James Paul, PhD, executive director of Global Policy Forum in New York City, said that his tendency is not to emphasize hospital-based medicine, but rather to look at public health. Preventing disease rather than curing people who are already sick offers the most effective approach.
Globalisation: what is it and how does it affect health? | The Medical Journal of Australia
Noncommunicable diseases resulting from unhealthy lifestyles are now in places in the world where they were either unheard of or rare just 50 years ago. Obesity, hypertension and type 2 diabetes are an enormous health problem today, and the incidences are increasing in developing nations. Maji Ezzati, PhD, assistant professor of international health at the Harvard School of Public Health, Boston, found that obesity is increasingly becoming an issue in low-income countries.
Half of child and maternal deaths in the world are a direct result of malnutrition, which leaves these people susceptible to infectious diseases and several other health problems, he wrote. Fortunately, due to improved agricultural techniques and productivity combined with increased trade, if there is a crop failure in one part of the world, it does not necessarily mean death and famine for those people involved.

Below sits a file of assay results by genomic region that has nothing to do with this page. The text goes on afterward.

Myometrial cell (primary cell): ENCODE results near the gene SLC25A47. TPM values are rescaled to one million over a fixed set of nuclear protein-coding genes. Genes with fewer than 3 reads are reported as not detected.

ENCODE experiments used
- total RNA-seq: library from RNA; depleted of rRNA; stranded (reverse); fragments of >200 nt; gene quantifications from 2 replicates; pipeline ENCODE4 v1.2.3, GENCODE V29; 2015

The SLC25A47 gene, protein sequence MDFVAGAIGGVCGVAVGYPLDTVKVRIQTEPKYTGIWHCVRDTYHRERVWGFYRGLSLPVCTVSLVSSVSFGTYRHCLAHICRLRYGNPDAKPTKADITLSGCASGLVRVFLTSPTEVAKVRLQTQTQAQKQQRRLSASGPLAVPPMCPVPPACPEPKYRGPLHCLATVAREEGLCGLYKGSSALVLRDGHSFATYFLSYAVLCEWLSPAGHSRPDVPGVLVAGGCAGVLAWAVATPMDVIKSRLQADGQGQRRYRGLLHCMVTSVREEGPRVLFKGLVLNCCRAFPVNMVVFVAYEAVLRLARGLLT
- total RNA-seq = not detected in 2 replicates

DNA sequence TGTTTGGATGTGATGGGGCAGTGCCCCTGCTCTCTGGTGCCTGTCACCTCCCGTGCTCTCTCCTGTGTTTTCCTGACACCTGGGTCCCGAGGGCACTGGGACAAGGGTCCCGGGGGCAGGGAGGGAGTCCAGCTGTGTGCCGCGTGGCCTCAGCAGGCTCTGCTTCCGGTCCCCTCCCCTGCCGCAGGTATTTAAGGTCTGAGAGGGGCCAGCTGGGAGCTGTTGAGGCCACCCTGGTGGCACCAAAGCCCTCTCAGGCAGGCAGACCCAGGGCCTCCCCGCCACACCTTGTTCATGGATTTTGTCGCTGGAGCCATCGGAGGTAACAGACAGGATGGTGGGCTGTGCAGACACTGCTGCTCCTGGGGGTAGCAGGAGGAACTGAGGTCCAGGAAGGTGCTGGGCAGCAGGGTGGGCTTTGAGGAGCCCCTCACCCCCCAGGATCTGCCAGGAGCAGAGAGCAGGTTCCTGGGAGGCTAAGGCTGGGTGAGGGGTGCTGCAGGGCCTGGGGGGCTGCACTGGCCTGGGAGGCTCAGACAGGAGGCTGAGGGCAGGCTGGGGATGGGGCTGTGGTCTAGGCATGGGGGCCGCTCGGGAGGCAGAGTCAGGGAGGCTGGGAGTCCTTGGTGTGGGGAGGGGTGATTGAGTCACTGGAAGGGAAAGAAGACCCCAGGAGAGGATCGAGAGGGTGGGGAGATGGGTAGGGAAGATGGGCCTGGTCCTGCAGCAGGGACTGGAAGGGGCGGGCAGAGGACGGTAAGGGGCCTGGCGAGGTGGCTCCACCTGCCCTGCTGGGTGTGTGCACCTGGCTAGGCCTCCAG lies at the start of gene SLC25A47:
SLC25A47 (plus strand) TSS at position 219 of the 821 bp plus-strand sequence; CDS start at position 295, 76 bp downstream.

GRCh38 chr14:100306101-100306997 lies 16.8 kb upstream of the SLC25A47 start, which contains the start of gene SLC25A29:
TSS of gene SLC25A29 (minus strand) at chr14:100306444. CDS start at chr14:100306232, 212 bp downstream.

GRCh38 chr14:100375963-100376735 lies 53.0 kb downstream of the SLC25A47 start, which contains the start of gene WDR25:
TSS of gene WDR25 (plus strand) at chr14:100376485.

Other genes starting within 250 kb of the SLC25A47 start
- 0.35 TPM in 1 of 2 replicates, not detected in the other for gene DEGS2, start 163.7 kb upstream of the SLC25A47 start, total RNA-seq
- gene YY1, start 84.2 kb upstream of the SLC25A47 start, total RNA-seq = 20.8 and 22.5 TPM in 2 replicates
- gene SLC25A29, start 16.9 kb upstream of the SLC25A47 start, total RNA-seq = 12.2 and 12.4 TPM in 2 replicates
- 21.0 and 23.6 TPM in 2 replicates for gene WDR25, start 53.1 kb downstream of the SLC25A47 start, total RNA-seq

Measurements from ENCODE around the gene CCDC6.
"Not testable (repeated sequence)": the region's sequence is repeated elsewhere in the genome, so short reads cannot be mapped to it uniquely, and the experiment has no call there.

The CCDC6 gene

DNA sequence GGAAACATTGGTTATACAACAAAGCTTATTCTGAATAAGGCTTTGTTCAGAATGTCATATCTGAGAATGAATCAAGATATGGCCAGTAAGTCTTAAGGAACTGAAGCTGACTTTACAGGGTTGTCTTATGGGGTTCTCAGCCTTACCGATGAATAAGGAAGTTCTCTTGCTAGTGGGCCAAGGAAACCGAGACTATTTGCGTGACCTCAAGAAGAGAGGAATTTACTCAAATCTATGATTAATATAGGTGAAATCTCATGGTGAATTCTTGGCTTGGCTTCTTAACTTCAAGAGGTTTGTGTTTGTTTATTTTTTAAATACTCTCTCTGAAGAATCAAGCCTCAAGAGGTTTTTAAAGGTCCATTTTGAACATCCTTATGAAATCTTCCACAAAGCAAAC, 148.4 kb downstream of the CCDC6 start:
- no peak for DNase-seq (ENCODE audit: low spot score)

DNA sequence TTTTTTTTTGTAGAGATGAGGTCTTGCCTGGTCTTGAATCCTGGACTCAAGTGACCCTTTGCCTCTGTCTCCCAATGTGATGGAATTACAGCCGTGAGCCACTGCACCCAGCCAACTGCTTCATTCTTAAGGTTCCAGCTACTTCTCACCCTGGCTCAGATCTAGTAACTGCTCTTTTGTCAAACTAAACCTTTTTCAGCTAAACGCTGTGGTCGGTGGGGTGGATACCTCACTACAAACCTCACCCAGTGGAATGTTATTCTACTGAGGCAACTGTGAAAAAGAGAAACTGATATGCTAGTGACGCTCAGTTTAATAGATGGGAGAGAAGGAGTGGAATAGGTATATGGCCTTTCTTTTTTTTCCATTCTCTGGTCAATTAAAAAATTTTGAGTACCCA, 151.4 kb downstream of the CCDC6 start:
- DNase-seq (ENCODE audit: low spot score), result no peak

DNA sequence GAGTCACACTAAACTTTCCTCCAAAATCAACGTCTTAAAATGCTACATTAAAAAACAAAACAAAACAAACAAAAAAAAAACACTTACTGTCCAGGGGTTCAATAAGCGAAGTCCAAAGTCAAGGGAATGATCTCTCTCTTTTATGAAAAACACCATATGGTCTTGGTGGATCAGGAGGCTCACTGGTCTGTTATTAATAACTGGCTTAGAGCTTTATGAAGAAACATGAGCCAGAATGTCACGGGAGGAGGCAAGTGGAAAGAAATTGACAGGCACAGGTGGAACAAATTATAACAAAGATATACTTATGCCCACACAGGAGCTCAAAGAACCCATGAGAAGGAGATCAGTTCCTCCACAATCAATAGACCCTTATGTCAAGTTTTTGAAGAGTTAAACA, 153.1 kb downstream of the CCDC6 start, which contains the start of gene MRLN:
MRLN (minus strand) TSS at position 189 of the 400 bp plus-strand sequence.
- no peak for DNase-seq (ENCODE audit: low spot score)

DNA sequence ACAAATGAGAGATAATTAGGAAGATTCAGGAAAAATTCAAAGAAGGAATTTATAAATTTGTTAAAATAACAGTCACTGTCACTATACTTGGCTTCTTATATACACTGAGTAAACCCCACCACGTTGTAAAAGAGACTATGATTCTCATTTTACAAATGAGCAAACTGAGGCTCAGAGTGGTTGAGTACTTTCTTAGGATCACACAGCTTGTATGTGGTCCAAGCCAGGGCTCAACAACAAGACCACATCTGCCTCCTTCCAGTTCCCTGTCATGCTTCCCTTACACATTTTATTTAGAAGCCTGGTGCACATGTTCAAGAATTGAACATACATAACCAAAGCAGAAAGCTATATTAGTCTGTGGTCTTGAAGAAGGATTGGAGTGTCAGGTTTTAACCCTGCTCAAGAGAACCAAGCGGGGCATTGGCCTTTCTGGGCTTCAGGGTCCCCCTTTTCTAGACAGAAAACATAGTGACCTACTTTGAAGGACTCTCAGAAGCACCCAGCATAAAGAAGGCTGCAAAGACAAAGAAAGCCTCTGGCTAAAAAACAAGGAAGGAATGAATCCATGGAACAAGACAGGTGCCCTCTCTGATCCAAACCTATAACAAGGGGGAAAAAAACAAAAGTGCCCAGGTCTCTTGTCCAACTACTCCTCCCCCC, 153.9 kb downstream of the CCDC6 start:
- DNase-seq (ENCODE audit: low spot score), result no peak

According to Paul, global food production has gone up dramatically during the past 50 years. Genetically modified food production, for example, can produce more food, but there are some negative aspects to it as well. The methodology for producing those crops, such as the use of pesticides, can have a harmful environmental side effect, Paul said.
It also requires a different organization of agriculture, which drives people off the land and into the cities. Another aspect of agriculture on the global market that Lister noted is the inequality in favor of northern countries. It is not globalization that is bad as such, but how we implement it. You have to do it fairly and with a bit of heart. Another dilemma that seriously affects people in developing countries, as well as poorer communities in the industrialized nations, is a lack of health professionals. If you are a doctor in a developing country, then you have a global commodity called health expertise, Lister said.
Lister believes that if we are going to have a global world, then people who have these needed skills should be paid appropriately. There are numerous organizations, both governmental and private, that are working together to provide assistance to needy people around the world. For example, the multilateral trade agreement called the Trade-Related Aspects of Intellectual Property Rights Agreement enables drugs to be produced much more cheaply. Pharmaceutical companies have donated medications to combat various diseases around the globe. Since the s, the WHO has been an international leader in disease prevention and eradication.
Telemedicine technologies enable doctors in one part of the world to make a diagnosis and implement treatment in other parts of the world. Feachem wrote that there is an alternative to globalization and it is not appealing.